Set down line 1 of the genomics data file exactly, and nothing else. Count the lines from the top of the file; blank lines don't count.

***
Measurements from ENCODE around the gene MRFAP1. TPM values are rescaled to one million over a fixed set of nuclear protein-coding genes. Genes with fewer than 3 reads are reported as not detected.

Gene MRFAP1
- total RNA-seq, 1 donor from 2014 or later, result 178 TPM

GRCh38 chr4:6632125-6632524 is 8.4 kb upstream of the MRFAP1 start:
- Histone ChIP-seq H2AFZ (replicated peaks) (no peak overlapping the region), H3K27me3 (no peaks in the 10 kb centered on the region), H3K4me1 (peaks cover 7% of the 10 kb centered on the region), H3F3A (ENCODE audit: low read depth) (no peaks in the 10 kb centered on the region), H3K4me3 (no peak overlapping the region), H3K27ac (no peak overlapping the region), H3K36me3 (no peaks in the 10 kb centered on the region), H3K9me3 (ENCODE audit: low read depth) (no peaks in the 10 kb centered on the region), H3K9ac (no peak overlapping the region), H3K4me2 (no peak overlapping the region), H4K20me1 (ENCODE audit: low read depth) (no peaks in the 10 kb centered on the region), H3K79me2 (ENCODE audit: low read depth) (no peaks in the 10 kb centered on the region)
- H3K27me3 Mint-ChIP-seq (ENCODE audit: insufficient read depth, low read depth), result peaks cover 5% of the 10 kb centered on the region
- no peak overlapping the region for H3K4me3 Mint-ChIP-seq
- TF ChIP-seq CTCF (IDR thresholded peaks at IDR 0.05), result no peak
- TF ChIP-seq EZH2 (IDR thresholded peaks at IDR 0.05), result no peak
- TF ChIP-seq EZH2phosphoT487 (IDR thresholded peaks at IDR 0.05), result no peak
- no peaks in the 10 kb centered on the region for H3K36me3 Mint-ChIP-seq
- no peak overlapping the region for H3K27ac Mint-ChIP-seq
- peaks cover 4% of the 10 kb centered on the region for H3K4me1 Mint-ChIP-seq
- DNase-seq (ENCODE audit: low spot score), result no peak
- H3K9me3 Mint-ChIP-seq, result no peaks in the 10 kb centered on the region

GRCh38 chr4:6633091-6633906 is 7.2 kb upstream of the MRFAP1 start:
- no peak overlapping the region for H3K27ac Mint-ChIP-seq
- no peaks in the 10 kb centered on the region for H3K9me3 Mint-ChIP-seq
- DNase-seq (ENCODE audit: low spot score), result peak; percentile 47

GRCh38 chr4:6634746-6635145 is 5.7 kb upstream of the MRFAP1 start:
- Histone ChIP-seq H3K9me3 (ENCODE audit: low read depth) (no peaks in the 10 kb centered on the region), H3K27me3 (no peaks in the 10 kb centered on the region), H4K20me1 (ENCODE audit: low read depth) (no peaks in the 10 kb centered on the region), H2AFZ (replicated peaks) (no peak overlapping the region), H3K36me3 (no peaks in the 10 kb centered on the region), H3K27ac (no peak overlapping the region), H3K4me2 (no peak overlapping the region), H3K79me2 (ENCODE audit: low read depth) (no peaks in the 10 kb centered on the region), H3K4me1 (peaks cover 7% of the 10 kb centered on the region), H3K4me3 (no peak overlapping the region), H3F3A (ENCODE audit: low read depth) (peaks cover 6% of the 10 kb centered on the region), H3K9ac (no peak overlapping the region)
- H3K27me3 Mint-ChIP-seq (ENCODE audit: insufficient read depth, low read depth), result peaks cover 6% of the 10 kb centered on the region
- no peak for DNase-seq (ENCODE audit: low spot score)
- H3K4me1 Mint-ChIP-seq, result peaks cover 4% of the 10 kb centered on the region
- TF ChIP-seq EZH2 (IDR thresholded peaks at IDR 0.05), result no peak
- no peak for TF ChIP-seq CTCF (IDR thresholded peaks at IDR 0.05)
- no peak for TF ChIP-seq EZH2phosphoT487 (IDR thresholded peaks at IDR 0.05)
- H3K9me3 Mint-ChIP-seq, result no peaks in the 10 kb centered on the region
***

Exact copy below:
Measurements from ENCODE around the gene MRFAP1. TPM values are rescaled to one million over a fixed set of nuclear protein-coding genes. Genes with fewer than 3 reads are reported as not detected.